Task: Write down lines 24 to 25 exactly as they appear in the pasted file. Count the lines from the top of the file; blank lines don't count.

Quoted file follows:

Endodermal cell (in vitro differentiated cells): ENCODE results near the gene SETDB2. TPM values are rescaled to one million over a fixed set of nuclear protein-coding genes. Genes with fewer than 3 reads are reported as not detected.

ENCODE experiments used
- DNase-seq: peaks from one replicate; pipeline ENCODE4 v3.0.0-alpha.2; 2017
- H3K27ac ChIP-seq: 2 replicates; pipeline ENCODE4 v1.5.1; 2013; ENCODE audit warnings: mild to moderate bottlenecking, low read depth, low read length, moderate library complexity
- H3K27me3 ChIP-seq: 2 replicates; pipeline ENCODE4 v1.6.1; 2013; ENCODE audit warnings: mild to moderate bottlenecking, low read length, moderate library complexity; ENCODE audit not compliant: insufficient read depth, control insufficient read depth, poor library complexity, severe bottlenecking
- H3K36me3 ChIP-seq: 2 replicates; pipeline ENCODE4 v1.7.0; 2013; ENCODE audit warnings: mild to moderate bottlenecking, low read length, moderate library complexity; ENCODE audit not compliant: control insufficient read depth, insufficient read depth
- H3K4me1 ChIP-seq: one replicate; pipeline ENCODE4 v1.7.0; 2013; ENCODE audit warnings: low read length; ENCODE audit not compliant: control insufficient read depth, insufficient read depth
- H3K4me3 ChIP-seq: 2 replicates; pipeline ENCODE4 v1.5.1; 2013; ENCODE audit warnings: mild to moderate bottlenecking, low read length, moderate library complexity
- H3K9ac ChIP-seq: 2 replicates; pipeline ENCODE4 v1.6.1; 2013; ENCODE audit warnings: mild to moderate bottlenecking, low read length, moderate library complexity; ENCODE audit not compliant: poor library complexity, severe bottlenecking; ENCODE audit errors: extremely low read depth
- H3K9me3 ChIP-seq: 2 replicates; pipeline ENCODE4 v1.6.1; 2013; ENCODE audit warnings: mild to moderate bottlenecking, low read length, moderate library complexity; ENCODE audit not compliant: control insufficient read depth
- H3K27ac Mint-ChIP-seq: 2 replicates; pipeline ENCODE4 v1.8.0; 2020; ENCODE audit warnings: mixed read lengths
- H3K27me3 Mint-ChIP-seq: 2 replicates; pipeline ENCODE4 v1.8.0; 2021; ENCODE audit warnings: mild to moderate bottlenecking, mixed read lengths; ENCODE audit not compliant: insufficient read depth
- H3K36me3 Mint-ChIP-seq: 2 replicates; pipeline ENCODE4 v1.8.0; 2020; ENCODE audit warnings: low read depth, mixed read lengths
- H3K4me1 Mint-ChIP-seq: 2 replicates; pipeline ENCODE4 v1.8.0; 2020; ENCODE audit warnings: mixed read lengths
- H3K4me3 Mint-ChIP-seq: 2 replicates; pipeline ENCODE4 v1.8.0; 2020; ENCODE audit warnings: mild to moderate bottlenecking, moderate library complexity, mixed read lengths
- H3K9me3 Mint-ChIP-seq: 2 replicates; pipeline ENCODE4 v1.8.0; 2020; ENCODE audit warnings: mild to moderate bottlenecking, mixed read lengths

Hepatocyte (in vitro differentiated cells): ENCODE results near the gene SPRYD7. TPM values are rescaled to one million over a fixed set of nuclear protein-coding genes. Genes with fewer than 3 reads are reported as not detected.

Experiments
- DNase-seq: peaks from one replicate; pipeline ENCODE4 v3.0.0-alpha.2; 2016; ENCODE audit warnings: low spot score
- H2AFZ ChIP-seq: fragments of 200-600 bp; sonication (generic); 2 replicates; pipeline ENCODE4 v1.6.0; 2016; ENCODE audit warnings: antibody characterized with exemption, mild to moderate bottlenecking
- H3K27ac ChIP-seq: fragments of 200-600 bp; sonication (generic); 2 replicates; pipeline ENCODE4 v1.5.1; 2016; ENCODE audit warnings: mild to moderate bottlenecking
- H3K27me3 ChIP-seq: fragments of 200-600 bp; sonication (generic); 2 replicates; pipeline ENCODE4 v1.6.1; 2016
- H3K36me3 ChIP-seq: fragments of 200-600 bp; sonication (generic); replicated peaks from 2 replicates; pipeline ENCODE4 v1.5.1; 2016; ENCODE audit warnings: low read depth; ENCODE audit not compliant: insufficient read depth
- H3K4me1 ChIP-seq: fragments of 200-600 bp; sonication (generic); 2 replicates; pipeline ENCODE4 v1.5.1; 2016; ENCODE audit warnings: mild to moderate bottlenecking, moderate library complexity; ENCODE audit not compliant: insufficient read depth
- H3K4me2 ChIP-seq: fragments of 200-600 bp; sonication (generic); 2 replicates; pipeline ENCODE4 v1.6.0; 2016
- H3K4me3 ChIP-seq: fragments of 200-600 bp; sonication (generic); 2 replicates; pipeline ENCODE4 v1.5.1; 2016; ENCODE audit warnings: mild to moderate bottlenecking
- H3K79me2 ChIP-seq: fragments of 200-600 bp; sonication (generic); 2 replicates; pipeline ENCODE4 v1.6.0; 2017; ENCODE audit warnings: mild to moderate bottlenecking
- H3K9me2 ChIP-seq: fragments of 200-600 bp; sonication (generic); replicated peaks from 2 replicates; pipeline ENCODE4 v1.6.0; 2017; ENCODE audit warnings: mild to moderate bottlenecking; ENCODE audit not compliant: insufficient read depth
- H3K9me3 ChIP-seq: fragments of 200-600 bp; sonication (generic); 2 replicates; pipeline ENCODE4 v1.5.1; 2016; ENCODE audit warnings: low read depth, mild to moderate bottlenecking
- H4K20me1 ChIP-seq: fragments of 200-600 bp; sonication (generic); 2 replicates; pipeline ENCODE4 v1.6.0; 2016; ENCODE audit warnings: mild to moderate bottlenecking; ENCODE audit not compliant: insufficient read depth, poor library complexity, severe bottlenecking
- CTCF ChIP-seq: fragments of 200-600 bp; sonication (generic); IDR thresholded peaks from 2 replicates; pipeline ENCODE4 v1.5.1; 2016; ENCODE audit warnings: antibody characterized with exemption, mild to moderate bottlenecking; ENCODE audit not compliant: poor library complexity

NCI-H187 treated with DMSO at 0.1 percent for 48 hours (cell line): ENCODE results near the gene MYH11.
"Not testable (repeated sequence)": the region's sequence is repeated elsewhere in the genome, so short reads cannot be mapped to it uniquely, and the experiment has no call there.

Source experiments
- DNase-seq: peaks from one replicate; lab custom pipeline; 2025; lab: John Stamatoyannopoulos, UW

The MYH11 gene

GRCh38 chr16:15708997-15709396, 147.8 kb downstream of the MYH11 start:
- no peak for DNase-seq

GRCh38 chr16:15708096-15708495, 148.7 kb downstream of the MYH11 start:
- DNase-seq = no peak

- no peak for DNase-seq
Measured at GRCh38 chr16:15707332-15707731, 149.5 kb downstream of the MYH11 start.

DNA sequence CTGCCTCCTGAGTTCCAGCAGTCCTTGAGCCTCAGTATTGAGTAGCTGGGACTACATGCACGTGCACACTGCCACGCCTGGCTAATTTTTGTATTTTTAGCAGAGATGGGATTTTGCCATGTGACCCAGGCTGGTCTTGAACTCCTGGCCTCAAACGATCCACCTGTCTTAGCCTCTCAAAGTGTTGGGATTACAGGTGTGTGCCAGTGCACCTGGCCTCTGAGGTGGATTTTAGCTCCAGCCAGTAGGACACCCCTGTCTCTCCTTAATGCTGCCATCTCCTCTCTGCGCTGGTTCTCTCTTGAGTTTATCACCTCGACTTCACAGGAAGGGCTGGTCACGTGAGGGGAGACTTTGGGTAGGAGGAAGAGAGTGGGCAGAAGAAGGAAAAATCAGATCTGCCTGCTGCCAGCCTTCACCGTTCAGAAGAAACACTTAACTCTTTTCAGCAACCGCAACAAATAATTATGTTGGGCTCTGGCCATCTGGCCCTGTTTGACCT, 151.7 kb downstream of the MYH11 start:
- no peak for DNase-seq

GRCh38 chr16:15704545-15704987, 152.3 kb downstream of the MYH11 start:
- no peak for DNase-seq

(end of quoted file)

- H3K4me1 ChIP-seq: fragments of 200-600 bp; sonication (generic); 2 replicates; pipeline ENCODE4 v1.5.1; 2016; ENCODE audit warnings: mild to moderate bottlenecking, moderate library complexity; ENCODE audit not compliant: insufficient read depth
- H3K4me2 ChIP-seq: fragments of 200-600 bp; sonication (generic); 2 replicates; pipeline ENCODE4 v1.6.0; 2016